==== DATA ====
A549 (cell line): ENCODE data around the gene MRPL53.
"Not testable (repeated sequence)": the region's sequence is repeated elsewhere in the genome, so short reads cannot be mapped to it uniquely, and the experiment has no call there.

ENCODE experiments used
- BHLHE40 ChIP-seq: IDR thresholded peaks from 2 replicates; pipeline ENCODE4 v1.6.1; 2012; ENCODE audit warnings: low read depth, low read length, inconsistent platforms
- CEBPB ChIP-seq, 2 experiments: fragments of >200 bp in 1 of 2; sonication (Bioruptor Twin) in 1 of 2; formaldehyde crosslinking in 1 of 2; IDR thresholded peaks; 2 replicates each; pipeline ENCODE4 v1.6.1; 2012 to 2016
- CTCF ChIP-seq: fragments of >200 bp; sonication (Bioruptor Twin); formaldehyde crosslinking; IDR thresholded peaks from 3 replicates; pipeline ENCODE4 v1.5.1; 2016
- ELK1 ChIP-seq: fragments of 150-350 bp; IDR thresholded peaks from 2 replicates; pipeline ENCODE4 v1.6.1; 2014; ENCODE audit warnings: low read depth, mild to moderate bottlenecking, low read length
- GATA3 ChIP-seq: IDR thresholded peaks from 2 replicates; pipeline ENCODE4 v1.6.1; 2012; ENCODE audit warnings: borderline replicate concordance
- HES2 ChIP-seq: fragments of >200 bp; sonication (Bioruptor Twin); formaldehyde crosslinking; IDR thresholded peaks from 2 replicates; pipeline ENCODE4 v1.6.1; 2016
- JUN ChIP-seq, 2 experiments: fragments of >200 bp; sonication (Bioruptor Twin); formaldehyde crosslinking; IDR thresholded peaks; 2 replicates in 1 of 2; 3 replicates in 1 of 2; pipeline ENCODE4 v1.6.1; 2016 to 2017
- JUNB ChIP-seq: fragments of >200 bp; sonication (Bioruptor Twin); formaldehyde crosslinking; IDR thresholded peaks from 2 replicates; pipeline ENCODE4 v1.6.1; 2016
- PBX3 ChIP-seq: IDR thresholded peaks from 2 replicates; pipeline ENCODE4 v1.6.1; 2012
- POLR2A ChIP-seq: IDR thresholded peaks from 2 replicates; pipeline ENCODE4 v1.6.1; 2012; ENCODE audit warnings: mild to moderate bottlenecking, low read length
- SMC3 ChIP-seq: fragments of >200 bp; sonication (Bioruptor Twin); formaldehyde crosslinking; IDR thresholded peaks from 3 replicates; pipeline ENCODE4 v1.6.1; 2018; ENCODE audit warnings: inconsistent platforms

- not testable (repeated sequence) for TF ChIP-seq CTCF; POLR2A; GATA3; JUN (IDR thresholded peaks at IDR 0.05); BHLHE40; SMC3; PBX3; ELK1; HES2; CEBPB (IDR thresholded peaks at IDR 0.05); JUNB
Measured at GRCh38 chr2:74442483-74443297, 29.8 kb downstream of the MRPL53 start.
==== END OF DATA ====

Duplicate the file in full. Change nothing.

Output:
A549 (cell line): ENCODE data around the gene MRPL53.
"Not testable (repeated sequence)": the region's sequence is repeated elsewhere in the genome, so short reads cannot be mapped to it uniquely, and the experiment has no call there.

ENCODE experiments used
- BHLHE40 ChIP-seq: IDR thresholded peaks from 2 replicates; pipeline ENCODE4 v1.6.1; 2012; ENCODE audit warnings: low read depth, low read length, inconsistent platforms
- CEBPB ChIP-seq, 2 experiments: fragments of >200 bp in 1 of 2; sonication (Bioruptor Twin) in 1 of 2; formaldehyde crosslinking in 1 of 2; IDR thresholded peaks; 2 replicates each; pipeline ENCODE4 v1.6.1; 2012 to 2016
- CTCF ChIP-seq: fragments of >200 bp; sonication (Bioruptor Twin); formaldehyde crosslinking; IDR thresholded peaks from 3 replicates; pipeline ENCODE4 v1.5.1; 2016
- ELK1 ChIP-seq: fragments of 150-350 bp; IDR thresholded peaks from 2 replicates; pipeline ENCODE4 v1.6.1; 2014; ENCODE audit warnings: low read depth, mild to moderate bottlenecking, low read length
- GATA3 ChIP-seq: IDR thresholded peaks from 2 replicates; pipeline ENCODE4 v1.6.1; 2012; ENCODE audit warnings: borderline replicate concordance
- HES2 ChIP-seq: fragments of >200 bp; sonication (Bioruptor Twin); formaldehyde crosslinking; IDR thresholded peaks from 2 replicates; pipeline ENCODE4 v1.6.1; 2016
- JUN ChIP-seq, 2 experiments: fragments of >200 bp; sonication (Bioruptor Twin); formaldehyde crosslinking; IDR thresholded peaks; 2 replicates in 1 of 2; 3 replicates in 1 of 2; pipeline ENCODE4 v1.6.1; 2016 to 2017
- JUNB ChIP-seq: fragments of >200 bp; sonication (Bioruptor Twin); formaldehyde crosslinking; IDR thresholded peaks from 2 replicates; pipeline ENCODE4 v1.6.1; 2016
- PBX3 ChIP-seq: IDR thresholded peaks from 2 replicates; pipeline ENCODE4 v1.6.1; 2012
- POLR2A ChIP-seq: IDR thresholded peaks from 2 replicates; pipeline ENCODE4 v1.6.1; 2012; ENCODE audit warnings: mild to moderate bottlenecking, low read length
- SMC3 ChIP-seq: fragments of >200 bp; sonication (Bioruptor Twin); formaldehyde crosslinking; IDR thresholded peaks from 3 replicates; pipeline ENCODE4 v1.6.1; 2018; ENCODE audit warnings: inconsistent platforms

- not testable (repeated sequence) for TF ChIP-seq CTCF; POLR2A; GATA3; JUN (IDR thresholded peaks at IDR 0.05); BHLHE40; SMC3; PBX3; ELK1; HES2; CEBPB (IDR thresholded peaks at IDR 0.05); JUNB
Measured at GRCh38 chr2:74442483-74443297, 29.8 kb downstream of the MRPL53 start.